Climate change is a growing challenge for farmers, especially in Africa where temperatures are expected to increase more than in other regions of the world. Breeding crops that are adapted to drought-prone environments therefore makes sense as a sustainable strategy.
For his PhD study, Dr Yared Semahegn Belete chose to work on developing drought tolerance in bread wheat for Ethiopia.
Belete comes from a farming background in Ethiopia and has a keen interest in improving crop cultivars. ‘As an agricultural professional, I believe that any activities that are tailored to the needs of farmers have the potential to improve their livelihood,’ he said.
He obtained his first degree in Dryland Crop Science at Mekelle University, and a second degree in Plant Breeding at Jimma University, both in Ethiopia, before joining the African Centre for Crop Improvement (ACCI) PhD programme at UKZN in 2017. His studies were sponsored by the Alliance for a Green Revolution in Africa.
Belete started with conducting a survey on bread wheat farmers’ needs, challenges and preference to inform his breeding work, an exercise he found enlightening.
‘Assessing farmers’ practices, production constraints and their preferences was an interesting part of my research, which should be followed as an essential approach for any intervention in the improvement of the livelihood of farmers, including breeding improved crop varieties for farmers. Varietal traits preferences of the farmers were amazing, and should be aligned with each breeding step, including genomic selection, in order to enhance the genetic gain,’ he said.
Bread wheat genotypes were screened for drought-tolerance using phenotypic analysis to select promising lines for use in breeding for drought-tolerance. The genetic parameters and association of yield and yield components were estimated to determine selection criteria for increasing genetic gains under drought-stress conditions.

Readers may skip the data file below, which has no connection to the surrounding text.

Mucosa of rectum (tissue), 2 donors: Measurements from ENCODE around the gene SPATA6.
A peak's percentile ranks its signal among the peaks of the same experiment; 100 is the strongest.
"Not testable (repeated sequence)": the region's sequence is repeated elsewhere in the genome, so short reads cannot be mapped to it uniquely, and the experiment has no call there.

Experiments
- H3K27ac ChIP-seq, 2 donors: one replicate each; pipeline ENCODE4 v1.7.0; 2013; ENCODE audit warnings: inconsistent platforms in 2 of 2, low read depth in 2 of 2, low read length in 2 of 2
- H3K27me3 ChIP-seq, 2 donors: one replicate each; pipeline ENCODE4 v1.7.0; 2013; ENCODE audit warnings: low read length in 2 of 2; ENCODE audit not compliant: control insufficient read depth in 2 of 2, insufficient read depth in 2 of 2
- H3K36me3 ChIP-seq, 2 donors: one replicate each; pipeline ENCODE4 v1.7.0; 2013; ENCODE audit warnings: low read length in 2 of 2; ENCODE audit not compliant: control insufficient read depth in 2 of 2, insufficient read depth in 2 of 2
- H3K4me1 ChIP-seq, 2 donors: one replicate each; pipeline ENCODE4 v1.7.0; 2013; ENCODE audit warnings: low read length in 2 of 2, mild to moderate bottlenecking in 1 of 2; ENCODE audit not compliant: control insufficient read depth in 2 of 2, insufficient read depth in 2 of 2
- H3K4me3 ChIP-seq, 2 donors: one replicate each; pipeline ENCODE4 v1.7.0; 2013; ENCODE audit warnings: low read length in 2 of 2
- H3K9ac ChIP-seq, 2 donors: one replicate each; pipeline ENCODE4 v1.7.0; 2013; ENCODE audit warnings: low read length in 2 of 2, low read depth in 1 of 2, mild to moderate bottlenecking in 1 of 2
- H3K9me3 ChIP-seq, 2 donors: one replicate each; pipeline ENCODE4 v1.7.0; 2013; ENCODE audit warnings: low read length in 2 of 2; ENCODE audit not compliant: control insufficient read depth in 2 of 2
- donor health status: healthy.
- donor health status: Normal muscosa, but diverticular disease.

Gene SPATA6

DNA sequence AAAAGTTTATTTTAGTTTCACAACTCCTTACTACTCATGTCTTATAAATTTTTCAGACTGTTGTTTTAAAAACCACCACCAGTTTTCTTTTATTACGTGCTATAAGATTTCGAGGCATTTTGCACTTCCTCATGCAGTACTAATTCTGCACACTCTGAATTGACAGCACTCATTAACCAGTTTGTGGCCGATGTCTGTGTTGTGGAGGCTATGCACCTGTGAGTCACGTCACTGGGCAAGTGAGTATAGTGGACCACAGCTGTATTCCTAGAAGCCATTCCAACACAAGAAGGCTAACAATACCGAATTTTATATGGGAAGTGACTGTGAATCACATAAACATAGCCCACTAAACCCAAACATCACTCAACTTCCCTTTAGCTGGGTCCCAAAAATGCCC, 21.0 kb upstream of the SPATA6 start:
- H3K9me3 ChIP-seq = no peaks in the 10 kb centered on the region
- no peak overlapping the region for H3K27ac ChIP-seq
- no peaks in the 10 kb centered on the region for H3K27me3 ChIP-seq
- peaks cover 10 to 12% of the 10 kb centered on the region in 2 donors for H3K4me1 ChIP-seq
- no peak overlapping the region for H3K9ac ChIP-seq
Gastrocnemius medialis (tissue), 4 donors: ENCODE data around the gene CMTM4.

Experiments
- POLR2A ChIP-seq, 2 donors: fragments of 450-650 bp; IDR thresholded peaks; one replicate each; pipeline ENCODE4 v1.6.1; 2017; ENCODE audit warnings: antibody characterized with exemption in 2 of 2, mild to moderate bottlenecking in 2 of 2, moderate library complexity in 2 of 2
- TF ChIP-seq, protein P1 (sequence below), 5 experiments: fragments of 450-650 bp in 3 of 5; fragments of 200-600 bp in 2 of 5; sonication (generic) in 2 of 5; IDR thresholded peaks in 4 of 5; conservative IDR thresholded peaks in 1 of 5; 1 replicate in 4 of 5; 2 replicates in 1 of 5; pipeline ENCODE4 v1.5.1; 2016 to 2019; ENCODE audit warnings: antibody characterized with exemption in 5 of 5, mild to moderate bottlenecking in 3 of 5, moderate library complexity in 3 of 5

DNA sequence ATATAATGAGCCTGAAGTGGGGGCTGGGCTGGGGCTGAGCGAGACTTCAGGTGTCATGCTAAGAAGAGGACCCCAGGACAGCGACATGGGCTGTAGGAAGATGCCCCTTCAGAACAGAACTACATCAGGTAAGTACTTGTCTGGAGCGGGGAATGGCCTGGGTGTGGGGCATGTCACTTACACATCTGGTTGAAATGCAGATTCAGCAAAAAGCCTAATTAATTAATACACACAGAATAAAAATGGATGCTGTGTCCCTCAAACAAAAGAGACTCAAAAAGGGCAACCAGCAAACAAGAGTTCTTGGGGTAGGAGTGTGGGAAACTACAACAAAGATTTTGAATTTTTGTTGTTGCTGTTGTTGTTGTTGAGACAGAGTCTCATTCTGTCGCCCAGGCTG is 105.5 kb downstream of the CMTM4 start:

‘I also assessed the genetic diversity and relationships among the selected wheat genotypes using SSR molecular markers in order to complement the phenotypic data in identifying complementary parents for further breeding for drought-tolerance,’ he said.
The final step was to determine combining ability effects of the selected wheat genotypes, thereby deducing gene action controlling traits of interest and identifying promising families for drought-stress conditions. These families will then be advanced through the single-seed descent selection method.
‘Yared has developed new generation bread wheat lines which are considerably drought tolerant, high and stable-yielding with farmers’ preferred traits,’ said his supervisor, Professor Hussein Shimelis. ‘The new breeds will enhance productivity in marginal and drought-prone wheat production areas in Ethiopia.’
Four scientific papers based on results of this study have been published in high impact journals.
Belete is currently working as a plant breeder in the Crop Research directorate at the Ethiopian Institute of Agricultural Research.
Words: Shelagh McLoughlin